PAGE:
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Various Artists: The Riverside Records Story

As a listener new to jazz and college in 1959, I gravitated to the brainy, saucy, all-blue Riverside label for my East Coast sounds, rather than the brawny, established blue-and-white Blue Notes. (I was getting my West Coast hits largely from Lester Koenig’s affably mellow-yellow Contemporary label.) The Riverside label’s stable had appealing breadth of scope, a palpable swagger that eschewed the hard-bop hammerlock, a slew of pianist/ composers of infinite-and again, wide-appeal (R. Weston, T. Monk, G. Russell, B. Evans, B. Timmons, E. Hope, D. Friedman, K. Drew, W. Kelly).

The packages themselves boasted thorough liner notes (complete with composers, timings, recording dates), hip cover art with color photos…an endless list of attractions. The recordings were usually strong and clear, the pressings decent. Monk, particularly galvanizing in his prime, set my logic processor doing loop-de-loops. I never imagined then that the “feisty kid brother” Riverside, run by Bill Grauer and Orrin Keepnews, had reached the halfway point of its meteoric lifecycle.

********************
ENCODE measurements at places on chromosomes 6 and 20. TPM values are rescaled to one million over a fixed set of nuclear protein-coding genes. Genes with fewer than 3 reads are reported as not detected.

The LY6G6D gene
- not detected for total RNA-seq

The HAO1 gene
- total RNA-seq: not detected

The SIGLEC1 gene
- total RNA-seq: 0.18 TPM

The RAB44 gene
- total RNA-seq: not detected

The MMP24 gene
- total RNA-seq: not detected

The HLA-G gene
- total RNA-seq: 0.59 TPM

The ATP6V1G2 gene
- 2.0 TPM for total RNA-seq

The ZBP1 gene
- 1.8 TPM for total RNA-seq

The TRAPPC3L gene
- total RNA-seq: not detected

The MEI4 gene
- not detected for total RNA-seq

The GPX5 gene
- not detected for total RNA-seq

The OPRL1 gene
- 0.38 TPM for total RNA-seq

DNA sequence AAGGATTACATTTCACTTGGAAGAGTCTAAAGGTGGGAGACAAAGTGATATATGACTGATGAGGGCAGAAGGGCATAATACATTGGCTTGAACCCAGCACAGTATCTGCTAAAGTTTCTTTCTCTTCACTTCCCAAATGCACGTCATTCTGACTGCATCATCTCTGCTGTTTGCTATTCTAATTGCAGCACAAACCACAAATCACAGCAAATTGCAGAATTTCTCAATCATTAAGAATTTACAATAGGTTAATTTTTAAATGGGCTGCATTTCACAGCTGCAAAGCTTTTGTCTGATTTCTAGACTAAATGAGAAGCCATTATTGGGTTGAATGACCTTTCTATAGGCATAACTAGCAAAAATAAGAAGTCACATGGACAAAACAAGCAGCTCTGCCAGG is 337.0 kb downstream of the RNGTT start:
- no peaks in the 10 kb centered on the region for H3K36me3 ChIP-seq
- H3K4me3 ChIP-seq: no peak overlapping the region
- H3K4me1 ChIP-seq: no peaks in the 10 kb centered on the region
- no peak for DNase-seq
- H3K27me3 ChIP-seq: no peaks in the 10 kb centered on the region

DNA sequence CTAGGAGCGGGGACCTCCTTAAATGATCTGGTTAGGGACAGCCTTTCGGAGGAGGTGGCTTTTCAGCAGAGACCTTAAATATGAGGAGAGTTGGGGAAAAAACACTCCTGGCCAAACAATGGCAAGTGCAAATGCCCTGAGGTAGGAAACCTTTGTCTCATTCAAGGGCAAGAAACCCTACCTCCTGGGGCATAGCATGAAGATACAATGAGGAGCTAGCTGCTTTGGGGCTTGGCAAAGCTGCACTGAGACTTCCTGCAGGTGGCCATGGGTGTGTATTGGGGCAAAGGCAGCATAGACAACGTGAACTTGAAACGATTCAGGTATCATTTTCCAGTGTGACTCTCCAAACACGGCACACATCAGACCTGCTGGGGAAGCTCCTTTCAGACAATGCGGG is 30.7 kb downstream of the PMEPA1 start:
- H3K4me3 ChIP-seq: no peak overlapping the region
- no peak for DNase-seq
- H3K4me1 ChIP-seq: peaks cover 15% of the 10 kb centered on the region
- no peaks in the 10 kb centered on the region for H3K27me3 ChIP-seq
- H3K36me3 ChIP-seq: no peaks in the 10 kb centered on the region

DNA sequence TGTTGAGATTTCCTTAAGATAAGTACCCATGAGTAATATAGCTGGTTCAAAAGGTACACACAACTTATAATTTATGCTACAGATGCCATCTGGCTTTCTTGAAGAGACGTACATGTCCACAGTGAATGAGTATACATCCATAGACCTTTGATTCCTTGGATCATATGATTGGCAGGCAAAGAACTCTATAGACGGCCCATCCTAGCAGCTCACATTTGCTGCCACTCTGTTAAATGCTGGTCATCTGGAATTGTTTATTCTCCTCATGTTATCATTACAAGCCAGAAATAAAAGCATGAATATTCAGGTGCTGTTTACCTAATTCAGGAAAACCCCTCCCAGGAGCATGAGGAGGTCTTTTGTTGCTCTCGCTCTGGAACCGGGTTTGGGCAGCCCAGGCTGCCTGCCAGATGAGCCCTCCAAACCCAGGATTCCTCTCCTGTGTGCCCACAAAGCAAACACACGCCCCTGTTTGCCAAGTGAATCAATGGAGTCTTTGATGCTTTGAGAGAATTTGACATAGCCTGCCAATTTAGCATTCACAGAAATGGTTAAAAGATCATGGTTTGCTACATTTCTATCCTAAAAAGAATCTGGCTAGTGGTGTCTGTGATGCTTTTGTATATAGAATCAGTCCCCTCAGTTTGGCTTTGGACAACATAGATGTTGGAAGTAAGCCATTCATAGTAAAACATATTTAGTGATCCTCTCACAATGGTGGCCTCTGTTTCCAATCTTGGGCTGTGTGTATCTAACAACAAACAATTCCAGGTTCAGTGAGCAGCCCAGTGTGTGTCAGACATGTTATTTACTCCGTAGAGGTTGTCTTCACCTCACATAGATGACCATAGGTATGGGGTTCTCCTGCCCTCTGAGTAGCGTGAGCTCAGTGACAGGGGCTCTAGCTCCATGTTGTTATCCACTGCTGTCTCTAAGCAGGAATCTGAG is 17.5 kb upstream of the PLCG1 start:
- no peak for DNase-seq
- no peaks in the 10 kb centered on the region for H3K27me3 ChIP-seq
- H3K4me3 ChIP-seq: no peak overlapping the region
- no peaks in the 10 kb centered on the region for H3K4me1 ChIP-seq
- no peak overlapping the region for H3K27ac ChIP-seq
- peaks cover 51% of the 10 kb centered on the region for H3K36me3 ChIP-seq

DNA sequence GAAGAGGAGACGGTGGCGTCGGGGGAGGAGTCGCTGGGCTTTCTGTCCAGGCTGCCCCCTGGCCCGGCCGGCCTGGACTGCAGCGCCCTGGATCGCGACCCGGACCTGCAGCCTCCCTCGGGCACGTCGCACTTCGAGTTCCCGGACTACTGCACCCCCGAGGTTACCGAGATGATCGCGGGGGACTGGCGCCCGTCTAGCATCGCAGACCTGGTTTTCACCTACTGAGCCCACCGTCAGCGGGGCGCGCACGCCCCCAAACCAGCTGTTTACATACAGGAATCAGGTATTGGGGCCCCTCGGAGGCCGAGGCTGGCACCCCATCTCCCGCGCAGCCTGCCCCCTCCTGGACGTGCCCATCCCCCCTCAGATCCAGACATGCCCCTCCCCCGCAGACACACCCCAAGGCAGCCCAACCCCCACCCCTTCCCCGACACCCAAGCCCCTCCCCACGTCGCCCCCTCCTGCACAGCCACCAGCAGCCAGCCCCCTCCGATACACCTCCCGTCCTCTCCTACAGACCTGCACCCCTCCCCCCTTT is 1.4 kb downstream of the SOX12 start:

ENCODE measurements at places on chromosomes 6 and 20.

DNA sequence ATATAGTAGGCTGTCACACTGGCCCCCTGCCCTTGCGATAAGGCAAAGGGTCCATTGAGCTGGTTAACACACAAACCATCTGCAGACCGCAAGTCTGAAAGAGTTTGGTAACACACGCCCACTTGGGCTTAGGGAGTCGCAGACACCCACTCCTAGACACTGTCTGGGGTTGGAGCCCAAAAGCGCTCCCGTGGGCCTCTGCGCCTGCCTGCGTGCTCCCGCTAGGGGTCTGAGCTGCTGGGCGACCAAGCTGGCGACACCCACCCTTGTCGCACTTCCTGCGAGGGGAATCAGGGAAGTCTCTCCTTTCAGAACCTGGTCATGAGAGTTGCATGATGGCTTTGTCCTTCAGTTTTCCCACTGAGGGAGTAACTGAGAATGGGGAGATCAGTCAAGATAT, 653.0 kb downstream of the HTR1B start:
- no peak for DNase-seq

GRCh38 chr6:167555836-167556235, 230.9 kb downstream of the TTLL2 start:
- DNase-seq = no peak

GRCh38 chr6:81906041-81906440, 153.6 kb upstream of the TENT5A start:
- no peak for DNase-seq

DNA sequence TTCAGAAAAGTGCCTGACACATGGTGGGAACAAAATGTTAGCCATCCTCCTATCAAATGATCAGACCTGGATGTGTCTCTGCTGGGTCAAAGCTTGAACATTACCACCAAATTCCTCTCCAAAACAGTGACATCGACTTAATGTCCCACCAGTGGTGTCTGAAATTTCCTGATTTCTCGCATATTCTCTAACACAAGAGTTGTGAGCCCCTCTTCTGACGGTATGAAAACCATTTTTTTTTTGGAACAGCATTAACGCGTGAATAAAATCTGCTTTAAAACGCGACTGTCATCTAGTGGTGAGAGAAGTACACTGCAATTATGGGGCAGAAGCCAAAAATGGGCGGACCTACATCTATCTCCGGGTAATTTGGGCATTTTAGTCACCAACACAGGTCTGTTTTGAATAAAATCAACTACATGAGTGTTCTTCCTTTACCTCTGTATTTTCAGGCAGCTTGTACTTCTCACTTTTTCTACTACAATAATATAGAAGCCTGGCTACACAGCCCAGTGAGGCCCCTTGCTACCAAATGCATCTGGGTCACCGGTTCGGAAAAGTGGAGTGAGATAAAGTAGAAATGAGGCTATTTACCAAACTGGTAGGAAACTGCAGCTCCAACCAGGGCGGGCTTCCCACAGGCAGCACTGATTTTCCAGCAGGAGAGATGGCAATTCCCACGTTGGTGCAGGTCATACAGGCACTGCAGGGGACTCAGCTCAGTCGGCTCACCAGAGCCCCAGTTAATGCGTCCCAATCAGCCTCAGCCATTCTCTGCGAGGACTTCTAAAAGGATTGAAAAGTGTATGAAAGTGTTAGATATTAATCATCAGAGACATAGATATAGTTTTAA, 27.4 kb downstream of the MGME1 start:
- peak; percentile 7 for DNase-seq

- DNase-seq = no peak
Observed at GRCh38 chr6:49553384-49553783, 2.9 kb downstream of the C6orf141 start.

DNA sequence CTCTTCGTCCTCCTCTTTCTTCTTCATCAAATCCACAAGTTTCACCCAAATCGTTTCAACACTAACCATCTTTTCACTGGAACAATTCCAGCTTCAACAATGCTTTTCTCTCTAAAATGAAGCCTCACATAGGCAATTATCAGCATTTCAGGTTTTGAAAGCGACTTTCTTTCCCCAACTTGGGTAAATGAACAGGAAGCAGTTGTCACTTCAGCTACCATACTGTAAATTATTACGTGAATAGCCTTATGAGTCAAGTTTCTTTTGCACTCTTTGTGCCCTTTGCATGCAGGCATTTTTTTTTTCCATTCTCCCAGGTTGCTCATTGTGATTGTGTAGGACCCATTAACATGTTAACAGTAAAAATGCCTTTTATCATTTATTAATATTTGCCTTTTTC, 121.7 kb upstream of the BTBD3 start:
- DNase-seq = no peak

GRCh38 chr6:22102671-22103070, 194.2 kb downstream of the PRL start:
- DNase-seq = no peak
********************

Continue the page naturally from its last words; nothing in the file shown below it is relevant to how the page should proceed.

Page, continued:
Perennial favorite sides from the Riverside vaults appear on this five-hour compilation: Sonny Rollins’ magnificent “Freedom Suite” (trio with O. Pettiford and M. Roach), Monk’s “Ruby, My Dear” (here the C. Hawkins and J. Coltrane collaborations, back to back), Blue Mitchell’s euphoric “Smooth As The Wind,” Evans’ austere paean “Peace Piece.” Artists who’ve weathered the decades make the cut: trumpeters Clark Terry, Nat Adderley and Kenny Dorham; titans of lyric saxophony Cannonball Adderley, Johnny Griffin, Benny Golson, Jimmy Heath, Harold Land and Ernie Henry; vibrant vocalists Abbey Lincoln, Eddie Jefferson and Mark Murphy; yang and yin guitarists Wes Montgomery and Charlie Byrd. Too briefly caught in this action are the killer sextet sides of George Russell, with E. Dolphy and S. Swallow.

In all, 43 of the roster of 150 leaders get a taste in Keepnews’ pleasantly willy-nilly collection: it’s neither chronological nor thematic, just 53 tracks of personal faves cherry-picked, with the producer’s own witty and historically fascinating personal asides peppering the 50-page booklet. Not merely a trip down memory lane, the music still makes an impact, especially on tracing blues evolution, from Yusef Lateef’s incisive oboe on “Lucky So and So” to Cannon & Nat’s feel-good “Dis Here” to Philly Joe Jones’ disarmingly wacky “Blues for Dracula.” This fine cross-sectional collection re-introduces a ripe era in New York post-bop history and one brief candle’s shedding of light on it. Give it to some buddingly hip teenager for Christmas!

Originally Published